“Turkey” may disappear from the world soon. Instead, people of the world should get to know “Türkiye.”
On June 1, 2022, at the local time, the Turkish Foreign Minister Mevlut Cavusoglu announced on Twitter that they had submitted a request to the United Nations to officially changed the over one hundred years name “Turkey” to “Türkiye.” He tweeted that “The process that we started under the leadership of our President @RTErdogan to increase the brand value of our country is coming to an end.”
The decision to change the current internationally-recognized name “Turkey” is groundbreaking but not abrupt. In December 2021, President Erdogan had issued a presidential order requiring all Turkish domestic sectors to use the term “Türkiye.” As a result, all Turkish products became “Made in Türkiye” instead of “Made in Turkey.
The discussions about changing the nation’s name have long existed in Turkish society since 1923, when the first Turkish secular leader Mustafa Kemal Atatürk (better known as Kemal), abandoned the original Turkish-pronunciation name “Turkish” and adopted the Latin-pronunciation name “Turkey.” However, since Kemal led the country to acquire independence and separate the church and state, his critiques about the country’s name were not fierce.
As the presidential order said, the motivation to change the name is that “The phrase Türkiye represents and expresses the culture, civilization, and values of the Turkish nation in the best way.”
In a more profound sense, this decision reflects the country’s long-standing public diplomacy efforts to wriggle out of the stereotypes from the old-time and develop a more substantial soft power to support the country’s ambitions.
The name “Turkey” is usually confusing for English learners because capitalizing or not capitalizing the “T” could mean two different things.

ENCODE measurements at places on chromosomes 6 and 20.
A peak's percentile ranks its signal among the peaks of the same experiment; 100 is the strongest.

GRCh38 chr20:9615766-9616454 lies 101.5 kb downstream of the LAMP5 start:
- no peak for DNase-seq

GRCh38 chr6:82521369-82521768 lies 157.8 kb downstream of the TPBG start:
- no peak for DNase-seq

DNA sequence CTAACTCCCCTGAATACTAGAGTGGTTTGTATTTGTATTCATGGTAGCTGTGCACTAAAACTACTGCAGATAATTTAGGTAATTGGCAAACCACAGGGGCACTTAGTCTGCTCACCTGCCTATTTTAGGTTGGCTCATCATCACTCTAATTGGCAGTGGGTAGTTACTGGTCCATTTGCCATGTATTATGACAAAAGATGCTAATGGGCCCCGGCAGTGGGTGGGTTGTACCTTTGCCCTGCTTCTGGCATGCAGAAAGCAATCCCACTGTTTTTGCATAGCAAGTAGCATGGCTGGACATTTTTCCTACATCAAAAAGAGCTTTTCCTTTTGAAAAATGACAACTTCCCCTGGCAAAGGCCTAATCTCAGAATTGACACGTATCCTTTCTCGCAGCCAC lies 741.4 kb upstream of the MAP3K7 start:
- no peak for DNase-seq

Suppose you type in “Turkey” into Google, the letter “T” will be automatically decapitalized. As a result, Google will show the readers the information about a bird that is famous for being served on Thanksgiving Day. Moreover, in American slang, “turkey” could also mean stupid and dumb.
Apart from these disgruntling errors, some previous successful examples may be another motivation to change the name.
In 1935, Iran changed its name from Persia, which Westerners mainly used. The word Iran means Persian in Farsi, and at the time, it was felt that the country should call itself with the name used locally, not a name seemingly imposed from the outside.
A more recent example is “Kyiv” and “Volodymyr Zelenskyy.” The capital city of Ukraine has long been famous for “Kiev” and remained the same popularity until Putin’s “Special Military Operation.” With the overwhelming rhetorical support from the Western media, people have started to emphasize that “Kiev” is Russian pronunciation and “Kyiv” is Ukrainian pronunciation. Within a night, “Kiev” becomes “Kyiv.
Similarly, the Russian-speaking Ukrainian President called himself “Vladimir Zelensky” before the war. With the war going on, gradually and quietly, he turned to call himself “Volodymyr Zelensky” and said “Volodymyr” is the correct Ukrainian pronunciation.
Countless examples can prove how people use language as a tool to hightlight their political identities and attributions. However, they may even be unable to speak fluently the language they hightlight. But for instance of Turkish, they are just returning to the original instead of deliberately highlighting the differences.
Turkey’s or Türkiye’s decision has raised some interesting responses from the international society. For example, the British newspaper The Week argued that changing the name is a way to counter the influence of the English-speaking world.
However, the letter “ü” could be a big problem because it can’t be adequately shown on customs and port computer-based systems. In other words, all the non-Turkish-speaking regions and countries may have to think about how to handle the letter “ü” when importing and exporting Turkish goods.
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